Hannah England: The doping revelations have been awful but as athletes we can help turn things around

INSIDE TRACK: 'It’s almost been like every time you go on to the internet there’s some new sordid revelation about doping and corruption in athletics.'

Click to follow
The Independent Online

It has been three months since the first World Anti-Doping Agency independent commission report and it’s almost been like every time you go on to the internet there’s some new sordid revelation about doping and corruption in athletics.

But this is not the athletics I know.

I recently returned from a training camp in Albuquerque, New Mexico, and, as a group, we all got colds so we headed out to the pharmacy to get a cold remedy.

Such is everyone’s paranoia about ensuring there are no slip-ups, there we were all hunched over looking at the ingredients and checking on the internet to make sure there was not the remotest chance of it containing a banned substance.

In the end, it turned out to be an American form of paracetamol but that’s how being an athlete in 2016 is to me and it’s in stark contrast to the revelations we’ve heard coming out of Russia and elsewhere in recent months.

These past months have been a bit confusing. I’d always been of the view that the widespread doping you read about from the 1980s and 1990s had long gone – I felt grateful to be part of a newer, cleaner era.

That’s not burying my head in the sand. I have faith in myself, my training group, the wider collective of British athletes and I know that we’re doing it clean, and I’m sure that’s the case for a lot of other countries as well.

When you hear about everything that went on at the IAAF, again I feel like this isn’t my athletics. It’s so alien to me as I’ve put and continue to put my passion and life into this.


IAAF president Lord Coe's position has been called into question

When I read about it, it’s like I’m reading about some politics story or something else that’s not connected to me. The fact I’ve never met the figures like Lamine Diack and Gabriel Dollé, involved in the IAAF investigations, in some ways makes it easier to think of this as detached from the sport I love.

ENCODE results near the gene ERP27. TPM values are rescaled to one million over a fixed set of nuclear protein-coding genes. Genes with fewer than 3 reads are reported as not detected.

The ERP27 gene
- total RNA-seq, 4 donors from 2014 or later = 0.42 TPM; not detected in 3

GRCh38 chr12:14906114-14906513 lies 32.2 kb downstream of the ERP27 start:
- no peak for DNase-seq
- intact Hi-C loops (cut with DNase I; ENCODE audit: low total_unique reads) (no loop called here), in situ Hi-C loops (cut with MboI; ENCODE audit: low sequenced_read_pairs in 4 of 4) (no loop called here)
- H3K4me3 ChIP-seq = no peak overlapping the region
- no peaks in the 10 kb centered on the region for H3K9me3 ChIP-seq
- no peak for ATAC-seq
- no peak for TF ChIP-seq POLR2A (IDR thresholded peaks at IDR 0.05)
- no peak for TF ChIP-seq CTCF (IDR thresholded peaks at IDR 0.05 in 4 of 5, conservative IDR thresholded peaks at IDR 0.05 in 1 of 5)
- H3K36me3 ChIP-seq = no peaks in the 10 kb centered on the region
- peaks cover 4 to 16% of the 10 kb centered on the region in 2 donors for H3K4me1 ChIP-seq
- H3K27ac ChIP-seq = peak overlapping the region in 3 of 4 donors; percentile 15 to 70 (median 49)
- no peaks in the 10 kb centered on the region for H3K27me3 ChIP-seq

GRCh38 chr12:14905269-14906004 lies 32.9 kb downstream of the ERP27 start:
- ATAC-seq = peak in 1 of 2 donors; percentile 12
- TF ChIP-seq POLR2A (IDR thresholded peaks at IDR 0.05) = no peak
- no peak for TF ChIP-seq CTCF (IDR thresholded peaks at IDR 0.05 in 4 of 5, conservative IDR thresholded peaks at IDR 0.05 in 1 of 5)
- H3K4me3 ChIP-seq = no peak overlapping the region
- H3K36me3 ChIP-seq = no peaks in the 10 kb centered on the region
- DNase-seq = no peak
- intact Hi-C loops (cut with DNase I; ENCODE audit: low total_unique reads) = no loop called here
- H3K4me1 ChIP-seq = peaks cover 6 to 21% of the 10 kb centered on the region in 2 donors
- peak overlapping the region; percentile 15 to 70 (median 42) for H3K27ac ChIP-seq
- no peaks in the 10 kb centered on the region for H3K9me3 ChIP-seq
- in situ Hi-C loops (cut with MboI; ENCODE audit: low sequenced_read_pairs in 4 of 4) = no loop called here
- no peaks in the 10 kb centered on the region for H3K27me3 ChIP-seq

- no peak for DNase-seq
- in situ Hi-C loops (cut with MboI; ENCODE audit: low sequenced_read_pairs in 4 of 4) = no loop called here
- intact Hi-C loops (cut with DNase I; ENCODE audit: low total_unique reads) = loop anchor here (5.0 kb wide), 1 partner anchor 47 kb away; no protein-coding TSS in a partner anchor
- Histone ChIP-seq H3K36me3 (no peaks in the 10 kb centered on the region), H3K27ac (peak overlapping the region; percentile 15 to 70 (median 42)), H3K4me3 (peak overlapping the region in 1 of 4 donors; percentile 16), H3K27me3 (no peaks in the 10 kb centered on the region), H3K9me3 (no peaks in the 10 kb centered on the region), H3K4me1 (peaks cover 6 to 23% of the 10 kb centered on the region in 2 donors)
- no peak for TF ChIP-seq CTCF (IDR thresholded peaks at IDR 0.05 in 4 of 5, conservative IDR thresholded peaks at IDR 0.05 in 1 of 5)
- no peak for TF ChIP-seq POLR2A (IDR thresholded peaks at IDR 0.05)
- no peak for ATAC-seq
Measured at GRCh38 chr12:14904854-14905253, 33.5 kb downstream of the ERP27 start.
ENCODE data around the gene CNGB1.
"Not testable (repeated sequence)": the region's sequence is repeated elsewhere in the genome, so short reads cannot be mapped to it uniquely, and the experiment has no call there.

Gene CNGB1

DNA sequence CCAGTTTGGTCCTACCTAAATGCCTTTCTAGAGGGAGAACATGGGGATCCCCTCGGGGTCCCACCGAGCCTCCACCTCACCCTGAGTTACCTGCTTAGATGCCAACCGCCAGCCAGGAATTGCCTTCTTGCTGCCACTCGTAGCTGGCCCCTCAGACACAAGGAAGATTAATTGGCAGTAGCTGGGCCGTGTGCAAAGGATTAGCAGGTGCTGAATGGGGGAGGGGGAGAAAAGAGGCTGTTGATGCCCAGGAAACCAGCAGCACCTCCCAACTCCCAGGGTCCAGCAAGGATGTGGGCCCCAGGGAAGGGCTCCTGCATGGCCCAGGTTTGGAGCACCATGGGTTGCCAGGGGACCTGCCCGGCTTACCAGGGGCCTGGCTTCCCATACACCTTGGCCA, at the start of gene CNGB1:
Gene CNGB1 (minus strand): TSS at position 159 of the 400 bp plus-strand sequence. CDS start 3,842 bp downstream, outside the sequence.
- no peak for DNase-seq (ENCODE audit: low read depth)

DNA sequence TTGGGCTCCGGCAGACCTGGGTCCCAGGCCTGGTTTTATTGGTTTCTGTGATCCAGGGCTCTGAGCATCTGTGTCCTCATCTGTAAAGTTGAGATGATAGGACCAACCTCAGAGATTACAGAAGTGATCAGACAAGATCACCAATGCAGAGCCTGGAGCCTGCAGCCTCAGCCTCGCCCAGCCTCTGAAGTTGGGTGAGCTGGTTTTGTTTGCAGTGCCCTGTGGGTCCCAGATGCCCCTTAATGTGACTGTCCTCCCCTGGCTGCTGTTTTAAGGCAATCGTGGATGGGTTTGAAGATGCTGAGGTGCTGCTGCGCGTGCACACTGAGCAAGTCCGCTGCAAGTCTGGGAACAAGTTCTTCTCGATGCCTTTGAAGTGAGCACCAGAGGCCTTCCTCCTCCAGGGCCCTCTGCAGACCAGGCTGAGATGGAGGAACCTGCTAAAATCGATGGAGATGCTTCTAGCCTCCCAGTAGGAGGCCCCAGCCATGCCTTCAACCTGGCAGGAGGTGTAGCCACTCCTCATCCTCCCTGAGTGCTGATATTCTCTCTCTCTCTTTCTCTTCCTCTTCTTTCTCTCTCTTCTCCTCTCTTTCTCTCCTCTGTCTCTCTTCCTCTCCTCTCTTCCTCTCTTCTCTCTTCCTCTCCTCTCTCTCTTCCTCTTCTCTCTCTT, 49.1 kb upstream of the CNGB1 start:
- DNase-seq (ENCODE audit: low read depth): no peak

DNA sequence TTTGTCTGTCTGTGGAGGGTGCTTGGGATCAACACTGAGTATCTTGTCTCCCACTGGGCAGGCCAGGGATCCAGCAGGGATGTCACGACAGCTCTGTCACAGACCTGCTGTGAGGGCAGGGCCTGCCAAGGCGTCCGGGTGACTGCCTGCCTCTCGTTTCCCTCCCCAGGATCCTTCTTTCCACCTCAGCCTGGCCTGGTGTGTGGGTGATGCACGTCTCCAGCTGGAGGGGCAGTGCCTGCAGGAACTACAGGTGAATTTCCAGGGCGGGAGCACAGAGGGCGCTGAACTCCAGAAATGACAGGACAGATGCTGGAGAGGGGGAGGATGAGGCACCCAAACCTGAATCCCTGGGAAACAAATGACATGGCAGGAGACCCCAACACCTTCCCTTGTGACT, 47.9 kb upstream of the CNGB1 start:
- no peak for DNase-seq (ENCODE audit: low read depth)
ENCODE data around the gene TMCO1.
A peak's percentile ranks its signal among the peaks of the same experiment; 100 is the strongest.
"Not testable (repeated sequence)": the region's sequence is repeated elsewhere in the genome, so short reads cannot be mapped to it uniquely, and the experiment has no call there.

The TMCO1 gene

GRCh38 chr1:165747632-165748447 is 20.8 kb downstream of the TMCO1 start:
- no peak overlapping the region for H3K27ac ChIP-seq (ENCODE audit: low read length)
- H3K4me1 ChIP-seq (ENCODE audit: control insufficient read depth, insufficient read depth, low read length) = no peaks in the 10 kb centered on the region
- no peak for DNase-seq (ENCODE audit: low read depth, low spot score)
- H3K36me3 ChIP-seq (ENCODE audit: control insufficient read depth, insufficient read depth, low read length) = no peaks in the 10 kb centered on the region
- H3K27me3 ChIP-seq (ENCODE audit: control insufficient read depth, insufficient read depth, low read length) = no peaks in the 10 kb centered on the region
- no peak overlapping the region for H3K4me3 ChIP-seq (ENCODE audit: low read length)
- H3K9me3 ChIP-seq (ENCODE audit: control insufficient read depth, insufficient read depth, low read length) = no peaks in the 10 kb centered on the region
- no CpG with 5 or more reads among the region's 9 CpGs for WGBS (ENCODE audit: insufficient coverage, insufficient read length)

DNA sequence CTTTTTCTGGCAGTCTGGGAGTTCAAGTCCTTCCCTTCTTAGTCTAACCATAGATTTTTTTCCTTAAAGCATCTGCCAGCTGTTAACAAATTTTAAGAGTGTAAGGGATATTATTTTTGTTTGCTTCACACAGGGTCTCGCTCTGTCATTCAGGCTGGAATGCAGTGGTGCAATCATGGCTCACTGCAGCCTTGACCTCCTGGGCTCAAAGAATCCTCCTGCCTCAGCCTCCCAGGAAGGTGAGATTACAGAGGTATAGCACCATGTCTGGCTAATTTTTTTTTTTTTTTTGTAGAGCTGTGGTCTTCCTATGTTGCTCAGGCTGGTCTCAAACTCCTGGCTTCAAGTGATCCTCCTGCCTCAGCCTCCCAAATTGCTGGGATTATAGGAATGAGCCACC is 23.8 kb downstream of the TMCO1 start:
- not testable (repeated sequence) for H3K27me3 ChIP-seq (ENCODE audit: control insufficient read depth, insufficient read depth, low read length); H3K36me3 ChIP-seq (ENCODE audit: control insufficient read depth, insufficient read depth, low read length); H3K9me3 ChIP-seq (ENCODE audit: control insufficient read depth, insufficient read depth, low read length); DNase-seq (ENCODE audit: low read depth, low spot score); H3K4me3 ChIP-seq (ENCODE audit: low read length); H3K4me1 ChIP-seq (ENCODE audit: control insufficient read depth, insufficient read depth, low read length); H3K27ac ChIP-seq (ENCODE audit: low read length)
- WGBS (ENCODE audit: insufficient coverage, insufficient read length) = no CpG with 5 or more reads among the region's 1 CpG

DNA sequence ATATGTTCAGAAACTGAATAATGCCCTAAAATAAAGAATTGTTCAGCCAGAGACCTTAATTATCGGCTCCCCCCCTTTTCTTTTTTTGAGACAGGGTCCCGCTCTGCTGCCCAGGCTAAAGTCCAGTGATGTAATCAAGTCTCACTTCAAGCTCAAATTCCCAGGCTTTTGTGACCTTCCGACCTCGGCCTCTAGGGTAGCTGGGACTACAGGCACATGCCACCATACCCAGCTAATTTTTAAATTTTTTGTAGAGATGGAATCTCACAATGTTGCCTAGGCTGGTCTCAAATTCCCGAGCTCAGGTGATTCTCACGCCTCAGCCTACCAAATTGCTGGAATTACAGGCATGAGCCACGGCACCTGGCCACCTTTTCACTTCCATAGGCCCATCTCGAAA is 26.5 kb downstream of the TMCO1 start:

I know Sebastian Coe’s been in the headlines a lot too and I’ve put my faith in him to lead the IAAF, but it does feel that every couple of weeks that faith is tested.

Am I being biased by thinking he’s a British hero so we can believe him? My hope is that he’s got a good long game planned, he knows what he’s doing and athletics will eventually be better because of him. But it’s so hard to be objective about him or about any of this, in fact.

What is clear is that there was not enough transparency before, the power was in the hands of too few and this level of corruption was able to happen.

The IAAF needs greater checks and needs people like Dick Pound, of Wada, and other independent figures sniffing around it to ensure a cleaner sport going forward.

I genuinely believe the sport is now better for all this. The stories have been awful and painful to digest, but surely that’s better.

When I think back to five years ago, I had such rose-tinted spectacles about the whole thing. Now this has brought things sharply into focus. The sport has moved on and still needs to move on more. 

I find it frustrating when people compare the athletics scandal to that of cycling. In cycling, one of the excuses used was that almost everyone else was doing it, but in the athletics of today that’s certainly not the case.

Like other athletes you heard the whispers of what was going on, but what could you do? It’s hard to point the finger publicly if you don’t have any clear proof. Could I have done more? I don’t know but it’s not the job of an athlete to keep the sport clean, it’s the job of the authorities.

Amid everything, you have moments that restore your faith in athletics. I was training a group of 12-year-olds on my return from the States and not once were drugs or corruption mentioned. I found that quite reassuring. Perhaps if the group had been just a few years older their viewpoint and questioning would have been a lot different.

And in the midst of all this it’s never come to a point where I’ve thought about quitting, of walking away from the sport.

It’s not got to the point where I’ve shed tears or get angry, it’s more a case of utter disbelief at what has gone on. 

I still have goals, there are quicker times I want to achieve and this is still a sport I love. I still think, despite everything that’s happened, it’s an awesome sport and, hopefully, we as athletes can play a small part in turning that around. I just hope that I’m still involved to reap the rewards of a cleaner sport.